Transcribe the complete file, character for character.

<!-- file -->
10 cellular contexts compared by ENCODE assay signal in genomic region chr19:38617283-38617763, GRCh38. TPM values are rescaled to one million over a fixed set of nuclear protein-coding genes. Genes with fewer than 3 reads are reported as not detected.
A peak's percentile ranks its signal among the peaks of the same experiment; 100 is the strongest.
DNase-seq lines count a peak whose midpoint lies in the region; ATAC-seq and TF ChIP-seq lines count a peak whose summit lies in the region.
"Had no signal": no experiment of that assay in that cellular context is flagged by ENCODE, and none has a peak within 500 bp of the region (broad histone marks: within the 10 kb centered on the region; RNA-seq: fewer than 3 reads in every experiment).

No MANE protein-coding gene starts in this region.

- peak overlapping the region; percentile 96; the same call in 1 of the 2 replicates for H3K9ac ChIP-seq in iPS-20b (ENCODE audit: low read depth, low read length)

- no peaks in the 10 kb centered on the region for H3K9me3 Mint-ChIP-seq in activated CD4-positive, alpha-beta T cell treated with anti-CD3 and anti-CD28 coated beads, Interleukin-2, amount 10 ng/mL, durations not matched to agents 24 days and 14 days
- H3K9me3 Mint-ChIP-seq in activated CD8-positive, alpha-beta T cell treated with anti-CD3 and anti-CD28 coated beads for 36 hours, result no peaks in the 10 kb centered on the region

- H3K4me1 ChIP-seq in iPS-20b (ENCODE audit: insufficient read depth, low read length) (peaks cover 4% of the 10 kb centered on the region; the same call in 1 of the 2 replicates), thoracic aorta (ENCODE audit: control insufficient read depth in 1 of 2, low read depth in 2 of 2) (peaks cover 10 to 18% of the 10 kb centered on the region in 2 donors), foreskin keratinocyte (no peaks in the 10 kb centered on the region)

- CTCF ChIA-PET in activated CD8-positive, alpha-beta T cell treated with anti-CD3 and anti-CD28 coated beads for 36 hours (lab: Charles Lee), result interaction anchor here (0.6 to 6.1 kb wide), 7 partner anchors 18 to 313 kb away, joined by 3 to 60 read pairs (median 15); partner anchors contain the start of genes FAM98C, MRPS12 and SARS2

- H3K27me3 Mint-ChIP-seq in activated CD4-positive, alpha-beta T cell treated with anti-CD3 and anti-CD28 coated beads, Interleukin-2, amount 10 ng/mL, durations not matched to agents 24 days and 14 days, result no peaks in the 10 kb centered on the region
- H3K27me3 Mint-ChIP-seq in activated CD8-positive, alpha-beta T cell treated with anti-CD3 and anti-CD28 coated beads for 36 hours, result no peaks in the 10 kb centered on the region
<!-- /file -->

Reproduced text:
10 cellular contexts compared by ENCODE assay signal in genomic region chr19:38617283-38617763, GRCh38. TPM values are rescaled to one million over a fixed set of nuclear protein-coding genes. Genes with fewer than 3 reads are reported as not detected.
A peak's percentile ranks its signal among the peaks of the same experiment; 100 is the strongest.
DNase-seq lines count a peak whose midpoint lies in the region; ATAC-seq and TF ChIP-seq lines count a peak whose summit lies in the region.
"Had no signal": no experiment of that assay in that cellular context is flagged by ENCODE, and none has a peak within 500 bp of the region (broad histone marks: within the 10 kb centered on the region; RNA-seq: fewer than 3 reads in every experiment).

No MANE protein-coding gene starts in this region.

- peak overlapping the region; percentile 96; the same call in 1 of the 2 replicates for H3K9ac ChIP-seq in iPS-20b (ENCODE audit: low read depth, low read length)

- no peaks in the 10 kb centered on the region for H3K9me3 Mint-ChIP-seq in activated CD4-positive, alpha-beta T cell treated with anti-CD3 and anti-CD28 coated beads, Interleukin-2, amount 10 ng/mL, durations not matched to agents 24 days and 14 days
- H3K9me3 Mint-ChIP-seq in activated CD8-positive, alpha-beta T cell treated with anti-CD3 and anti-CD28 coated beads for 36 hours, result no peaks in the 10 kb centered on the region

- H3K4me1 ChIP-seq in iPS-20b (ENCODE audit: insufficient read depth, low read length) (peaks cover 4% of the 10 kb centered on the region; the same call in 1 of the 2 replicates), thoracic aorta (ENCODE audit: control insufficient read depth in 1 of 2, low read depth in 2 of 2) (peaks cover 10 to 18% of the 10 kb centered on the region in 2 donors), foreskin keratinocyte (no peaks in the 10 kb centered on the region)

- CTCF ChIA-PET in activated CD8-positive, alpha-beta T cell treated with anti-CD3 and anti-CD28 coated beads for 36 hours (lab: Charles Lee), result interaction anchor here (0.6 to 6.1 kb wide), 7 partner anchors 18 to 313 kb away, joined by 3 to 60 read pairs (median 15); partner anchors contain the start of genes FAM98C, MRPS12 and SARS2

- H3K27me3 Mint-ChIP-seq in activated CD4-positive, alpha-beta T cell treated with anti-CD3 and anti-CD28 coated beads, Interleukin-2, amount 10 ng/mL, durations not matched to agents 24 days and 14 days, result no peaks in the 10 kb centered on the region
- H3K27me3 Mint-ChIP-seq in activated CD8-positive, alpha-beta T cell treated with anti-CD3 and anti-CD28 coated beads for 36 hours, result no peaks in the 10 kb centered on the region